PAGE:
This was the beginning of her journey into the wild. It got Aparna interested in photographing birds and animals. Her biggest turning point as a photographer came when she unknowingly photographed the elusive Nilgiri marten, an omnivorous mammal, during one of her visits to Sholayar in Thrissur district. Her photograph became an instant hit among wildlife experts and media, for it was the first time a Nilgiri marten was spotted there. “There has been no looking back since then, for I realised how I could be part of nature study and conversation through my photographs,” says Aparna.
While she believes that it is possible to strike a balance between multiple demanding profiles, she also agrees that wildlife photography could be particularly tough for women who do not have adequate support at home. “My husband and I often travel together. Despite our busy schedules, we make sure to travel at least once every two months,” says Aparna.
Unlike Aparna, who was a late-bloomer, Bangalore-based Mohan Thomas was interested in photography as well as wildlife since his college days. While he focused his camera on random subjects, he found wildlife features and documentaries intriguing. The idea of clubbing these two interests, however, came long after he finished college and made a career as a civil engineer and a residential builder. It was in 1999, when he was in his early forties, during a trip to Biligirirangana Hills, commonly called BR Hills, in Karnataka, with a friend, that Mohan realised that his true passion lay in wildlife photography. Soon, he was travelling around the world, sometimes with his family, to capture the lives of wild animals in his camera, all the while nurturing the dream to photograph a tiger in its full glory.
It took Mohan 12 years and many visits to tiger reserves to catch his first glimpse of the big cat. “I still remember the first time. It was during an afternoon safari at Bandipur Tiger Reserve. While we were passing along, we were alerted to something lying near a salt pit. It was a tiger! I was shivering and my senses deserted me as I kept looking at it. I was awestruck with the enormity of the situation. I was too excited to hold a camera and shoot. Although I did manage to click a few pictures, but they are more of a souvenir of my first date with a tiger in wilderness,” says an excited Mohan.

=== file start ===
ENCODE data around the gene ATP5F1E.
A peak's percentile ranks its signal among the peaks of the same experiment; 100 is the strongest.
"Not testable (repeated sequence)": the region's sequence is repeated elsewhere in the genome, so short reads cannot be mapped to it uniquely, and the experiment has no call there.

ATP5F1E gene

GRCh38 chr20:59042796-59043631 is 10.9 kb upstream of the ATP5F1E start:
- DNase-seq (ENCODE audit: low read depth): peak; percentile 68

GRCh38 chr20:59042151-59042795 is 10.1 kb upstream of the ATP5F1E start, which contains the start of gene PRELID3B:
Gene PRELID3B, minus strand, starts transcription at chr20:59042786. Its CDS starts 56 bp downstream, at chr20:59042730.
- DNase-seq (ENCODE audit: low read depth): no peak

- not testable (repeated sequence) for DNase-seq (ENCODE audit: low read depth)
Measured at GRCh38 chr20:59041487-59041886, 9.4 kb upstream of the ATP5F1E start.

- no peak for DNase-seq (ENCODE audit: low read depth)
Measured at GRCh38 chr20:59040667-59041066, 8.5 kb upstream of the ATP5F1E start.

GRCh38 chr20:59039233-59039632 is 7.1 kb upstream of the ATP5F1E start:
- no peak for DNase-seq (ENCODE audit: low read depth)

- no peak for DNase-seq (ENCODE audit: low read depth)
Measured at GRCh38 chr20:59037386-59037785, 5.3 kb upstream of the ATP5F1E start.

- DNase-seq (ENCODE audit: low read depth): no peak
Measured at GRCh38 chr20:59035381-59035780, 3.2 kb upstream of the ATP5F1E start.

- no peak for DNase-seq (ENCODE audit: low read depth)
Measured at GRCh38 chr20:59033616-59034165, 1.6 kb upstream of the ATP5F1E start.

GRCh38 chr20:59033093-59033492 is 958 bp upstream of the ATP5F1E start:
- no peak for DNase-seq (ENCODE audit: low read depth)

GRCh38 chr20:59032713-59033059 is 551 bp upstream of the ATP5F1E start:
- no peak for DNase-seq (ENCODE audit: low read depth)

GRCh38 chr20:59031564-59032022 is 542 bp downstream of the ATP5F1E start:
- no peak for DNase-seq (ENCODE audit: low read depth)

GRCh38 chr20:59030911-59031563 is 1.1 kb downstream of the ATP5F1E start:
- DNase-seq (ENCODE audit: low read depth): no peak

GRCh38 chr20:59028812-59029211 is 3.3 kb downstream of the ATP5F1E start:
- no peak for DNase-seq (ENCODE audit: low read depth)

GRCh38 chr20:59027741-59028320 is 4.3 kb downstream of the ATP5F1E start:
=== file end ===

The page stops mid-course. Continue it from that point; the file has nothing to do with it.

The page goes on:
Since then, he has travelled the world—Pantanal in Brazil for jaguars and Kamchatka in Russia for brown bear—documenting wildlife in its natural habitat. “The secret of my success is the support from my family. Wildlife photography is an expensive passion. It requires costly equipment if you want to pursue it at professional levels and the travel expenses involved are no less. This, generally, discourages photography enthusiasts as well as their families. I am glad my family supports me in every way,” adds Mohan.
But following his passion does not mean compromising on either professional or personal front. When Mohan is away for shoots, he monitors the progress of his construction projects through locals partners who keep him updated on a regular basis. His children are grown up and pretty much settled. His wife shares his love for wildlife and accompanies him whenever possible. “See, it is actually very simple. If you truly love something and want to do it, nobody can stop you. You find your way, somehow,” he says.
Most wildlife photographers would agree that nature photography is a combination of two factors—love for the nature and passion for photography. If one has these two traits in right proportions, then finding time to pursue it and balancing your hobby with your professional and personal life, becomes easy. For some, wildlife photography is as good an adventure as bungee jumping. For some others, it could be the closest you can get to basking in the lap of nature. Some chase it for the thrills. As Mohan puts it in one line, “Only a burning passion for wildlife photography can outweigh the pain—be it physical, mental and emotional—that comes with pursuing it.”